regiments and the battery to follow in the train, and take position with my command at Bailey's Cross-Roads, which point was then held by Brigadier-General Beatty, commanding First Brigade, Second Division. Upon my arrival General Beatty took another position farther to the rear, and I immediately placed myself in position to protect the passage of the train and troops from an attack of the enemy, said to have been in large force designing an attack on that point. Upon learning from the rear guard that they were closely pursued by the enemy's cavalry, I sent a company of 40 men to picket the road, who were suddenly charged upon by the enemy's cavalry in the darkness and 2 of our men were taken prisoners. Upon the arrival of another company, sent as a support, they disappeared.
I maintained this position until next morning, and after assuming several intermediate positions was ordered to occupy the ground I now hold.
My casualties were as follows: Thirty-eighth Indiana Volunteer Infantry-Killed, Corp. Daniel M. Pope, Company B; wounded severely, Private Frank M. Kelly, Company B; wounded mortally, Private William Nofrey, Company C; prisoners, Private Isaiah Carter, Company E, and Sergt. W. H. Hutsler, Company E.
Very respectfully, your obedient servant,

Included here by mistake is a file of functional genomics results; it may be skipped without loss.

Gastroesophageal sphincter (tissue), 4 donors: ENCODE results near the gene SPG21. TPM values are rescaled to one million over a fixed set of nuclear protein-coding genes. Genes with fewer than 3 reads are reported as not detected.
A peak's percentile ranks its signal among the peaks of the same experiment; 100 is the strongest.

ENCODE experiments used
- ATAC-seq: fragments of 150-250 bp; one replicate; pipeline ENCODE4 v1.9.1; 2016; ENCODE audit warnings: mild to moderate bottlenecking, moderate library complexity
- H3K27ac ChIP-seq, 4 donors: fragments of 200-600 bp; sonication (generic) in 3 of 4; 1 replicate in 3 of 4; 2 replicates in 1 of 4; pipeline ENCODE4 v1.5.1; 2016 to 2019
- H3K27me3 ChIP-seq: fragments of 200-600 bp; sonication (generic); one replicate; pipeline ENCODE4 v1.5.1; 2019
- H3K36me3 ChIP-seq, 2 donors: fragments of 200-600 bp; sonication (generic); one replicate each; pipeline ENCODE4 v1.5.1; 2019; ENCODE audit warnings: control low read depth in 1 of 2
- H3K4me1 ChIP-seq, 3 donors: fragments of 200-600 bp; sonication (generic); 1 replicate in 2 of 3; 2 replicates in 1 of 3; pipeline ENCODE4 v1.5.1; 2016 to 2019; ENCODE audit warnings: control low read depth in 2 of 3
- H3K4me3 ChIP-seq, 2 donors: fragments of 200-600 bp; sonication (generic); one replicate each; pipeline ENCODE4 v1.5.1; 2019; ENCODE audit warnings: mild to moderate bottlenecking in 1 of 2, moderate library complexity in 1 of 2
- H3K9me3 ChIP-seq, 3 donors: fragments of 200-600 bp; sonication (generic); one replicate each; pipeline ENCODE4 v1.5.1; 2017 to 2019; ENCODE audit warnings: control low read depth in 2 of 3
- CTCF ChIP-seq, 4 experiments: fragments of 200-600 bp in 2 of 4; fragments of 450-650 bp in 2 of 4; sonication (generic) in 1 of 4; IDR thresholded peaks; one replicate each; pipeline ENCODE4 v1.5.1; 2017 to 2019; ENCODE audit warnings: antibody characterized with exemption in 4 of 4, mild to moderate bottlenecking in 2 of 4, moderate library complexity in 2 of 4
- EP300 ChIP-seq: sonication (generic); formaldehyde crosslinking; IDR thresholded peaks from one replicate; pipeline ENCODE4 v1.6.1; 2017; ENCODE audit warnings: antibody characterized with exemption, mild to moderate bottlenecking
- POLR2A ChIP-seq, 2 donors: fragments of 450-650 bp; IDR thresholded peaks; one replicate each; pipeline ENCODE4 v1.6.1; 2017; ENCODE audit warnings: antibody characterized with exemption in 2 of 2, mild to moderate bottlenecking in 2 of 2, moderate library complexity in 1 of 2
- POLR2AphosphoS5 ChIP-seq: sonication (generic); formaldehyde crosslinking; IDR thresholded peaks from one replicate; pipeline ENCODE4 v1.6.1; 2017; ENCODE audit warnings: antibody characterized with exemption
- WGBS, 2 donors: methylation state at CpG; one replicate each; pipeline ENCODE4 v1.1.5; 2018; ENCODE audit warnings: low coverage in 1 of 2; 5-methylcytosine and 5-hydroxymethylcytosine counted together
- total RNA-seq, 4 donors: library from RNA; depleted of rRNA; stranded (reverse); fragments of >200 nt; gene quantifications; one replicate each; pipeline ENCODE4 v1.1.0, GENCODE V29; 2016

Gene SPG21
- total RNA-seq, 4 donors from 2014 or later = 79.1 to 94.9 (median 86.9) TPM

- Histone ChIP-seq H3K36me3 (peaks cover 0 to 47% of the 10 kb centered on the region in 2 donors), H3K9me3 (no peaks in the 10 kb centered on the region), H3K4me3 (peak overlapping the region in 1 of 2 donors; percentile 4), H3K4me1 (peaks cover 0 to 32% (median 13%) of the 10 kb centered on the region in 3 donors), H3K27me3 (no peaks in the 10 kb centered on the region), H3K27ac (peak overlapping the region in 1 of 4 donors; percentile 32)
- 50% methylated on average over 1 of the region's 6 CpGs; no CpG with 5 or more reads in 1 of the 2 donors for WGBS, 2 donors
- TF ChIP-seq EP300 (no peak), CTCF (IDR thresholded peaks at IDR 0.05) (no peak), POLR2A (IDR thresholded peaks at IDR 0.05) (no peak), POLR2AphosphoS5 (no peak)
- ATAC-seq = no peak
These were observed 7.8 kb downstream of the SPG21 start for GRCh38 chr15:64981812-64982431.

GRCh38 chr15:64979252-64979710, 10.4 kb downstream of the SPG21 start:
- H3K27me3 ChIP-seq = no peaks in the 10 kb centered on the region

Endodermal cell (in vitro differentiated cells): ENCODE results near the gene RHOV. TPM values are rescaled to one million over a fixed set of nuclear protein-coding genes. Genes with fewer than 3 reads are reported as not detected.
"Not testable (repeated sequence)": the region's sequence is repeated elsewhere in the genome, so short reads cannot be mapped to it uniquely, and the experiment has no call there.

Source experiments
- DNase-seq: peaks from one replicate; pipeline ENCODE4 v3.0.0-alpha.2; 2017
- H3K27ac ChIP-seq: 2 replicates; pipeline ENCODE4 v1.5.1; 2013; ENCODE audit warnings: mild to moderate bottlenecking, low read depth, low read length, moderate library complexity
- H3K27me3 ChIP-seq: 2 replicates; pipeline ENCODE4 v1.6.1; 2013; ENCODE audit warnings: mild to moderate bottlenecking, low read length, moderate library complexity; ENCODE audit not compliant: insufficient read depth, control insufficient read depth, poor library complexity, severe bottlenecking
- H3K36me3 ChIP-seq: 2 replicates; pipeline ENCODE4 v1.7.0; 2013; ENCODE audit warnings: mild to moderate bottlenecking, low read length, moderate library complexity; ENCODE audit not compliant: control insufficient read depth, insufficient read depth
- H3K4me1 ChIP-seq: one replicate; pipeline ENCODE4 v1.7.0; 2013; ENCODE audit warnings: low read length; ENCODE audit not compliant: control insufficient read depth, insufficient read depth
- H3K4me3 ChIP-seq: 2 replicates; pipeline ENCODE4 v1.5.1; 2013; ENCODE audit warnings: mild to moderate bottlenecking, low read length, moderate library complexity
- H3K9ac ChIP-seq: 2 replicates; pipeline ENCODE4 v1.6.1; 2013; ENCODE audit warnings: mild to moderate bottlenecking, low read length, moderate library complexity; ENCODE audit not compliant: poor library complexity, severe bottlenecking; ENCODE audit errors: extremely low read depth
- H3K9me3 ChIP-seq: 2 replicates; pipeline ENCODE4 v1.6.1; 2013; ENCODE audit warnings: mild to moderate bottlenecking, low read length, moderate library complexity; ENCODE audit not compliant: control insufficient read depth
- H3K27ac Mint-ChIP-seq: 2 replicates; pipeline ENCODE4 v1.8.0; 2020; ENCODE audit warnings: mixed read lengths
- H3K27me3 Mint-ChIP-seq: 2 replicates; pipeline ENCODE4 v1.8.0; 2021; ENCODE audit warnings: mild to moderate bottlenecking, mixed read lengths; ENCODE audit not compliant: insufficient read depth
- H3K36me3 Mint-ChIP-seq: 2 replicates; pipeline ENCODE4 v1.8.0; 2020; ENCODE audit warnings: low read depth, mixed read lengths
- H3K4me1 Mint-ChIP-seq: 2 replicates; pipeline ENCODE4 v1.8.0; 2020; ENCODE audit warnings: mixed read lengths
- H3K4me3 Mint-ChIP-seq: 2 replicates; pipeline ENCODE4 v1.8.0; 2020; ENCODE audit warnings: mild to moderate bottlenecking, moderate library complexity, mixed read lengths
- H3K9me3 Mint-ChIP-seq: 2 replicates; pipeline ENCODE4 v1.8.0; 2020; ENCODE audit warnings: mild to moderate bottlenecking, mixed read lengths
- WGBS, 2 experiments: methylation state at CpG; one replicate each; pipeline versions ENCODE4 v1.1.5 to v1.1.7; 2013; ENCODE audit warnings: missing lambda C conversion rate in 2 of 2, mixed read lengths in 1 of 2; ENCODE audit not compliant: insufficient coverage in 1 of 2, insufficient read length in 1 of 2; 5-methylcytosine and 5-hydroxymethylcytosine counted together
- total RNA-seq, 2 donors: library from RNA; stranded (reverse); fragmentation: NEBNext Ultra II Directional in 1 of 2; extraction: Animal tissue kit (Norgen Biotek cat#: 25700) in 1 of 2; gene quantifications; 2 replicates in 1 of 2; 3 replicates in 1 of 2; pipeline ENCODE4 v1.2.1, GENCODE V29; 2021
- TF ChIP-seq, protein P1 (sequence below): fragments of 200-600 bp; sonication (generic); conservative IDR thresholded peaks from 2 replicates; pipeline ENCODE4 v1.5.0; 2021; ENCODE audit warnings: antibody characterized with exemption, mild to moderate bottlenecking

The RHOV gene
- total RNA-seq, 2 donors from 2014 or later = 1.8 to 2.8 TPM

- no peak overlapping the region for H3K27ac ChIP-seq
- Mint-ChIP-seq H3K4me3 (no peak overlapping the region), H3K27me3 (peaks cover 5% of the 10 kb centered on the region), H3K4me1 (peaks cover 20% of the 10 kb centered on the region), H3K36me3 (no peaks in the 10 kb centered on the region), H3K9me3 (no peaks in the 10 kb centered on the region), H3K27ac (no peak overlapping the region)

B. F. SCRIBNER,
Colonel, Commanding Brigade.
Captain B. H. POLK,
HDQRS. FIRST BRIG., FIRST DIV., 14TH ARMY CORPS, In the Field, near Chattanooga, Tenn., September 25, 1863.
CAPTAIN: I have the honor to submit the following report of the part my command took in the battles of the 19th and 20th instant:
On the evening of the 18th instant we marched from Bird's Mill, on the Cove road, and passing headquarters at Crawfish Spring we arrived at daylight at the intersection of the La Fayette and Chattanooga roads, about 10 miles from the latter place. We took position in the center of the division, on the left and at right angles with the road, the Second Brigade on the other side with its right thrown forward, the First Michigan Battery, Lieutenant Van Pelt, near the road between the two brigades.
I formed in two lines; the Thirty-third Ohio, Colonel Moore, Second Ohio, Lieutenant-Colonel Maxwell, in the first line; the Tenth Wisconsin, Lieutenant-Colonel Ely, and the Ninety-fourth Ohio, Major R. P. Hutchins, the second line. The Thirty-eighth Indiana, Lieutenant-Colonel Griffin, was sent farther up the road to protect our rear from surprise. Skirmishers from the whole division were thrown forward, and Major Beatty, Second Ohio, was places in charge. While thus disposed General Brannan's division arrived and passed up the road and into the woods on our left. It was rumored that a part of General Granger's forces on our left had cut off a brigade of the enemy and that General Brannan was going in to capture them. Sharp firing was soon heard in that direction, and soon after I was ordered to change the direction of my lines, with my rear on the road, and advance, conforming as much as possible with the direction of the regular brigade on my left. I left the second brigade in its position on the road; also my battery,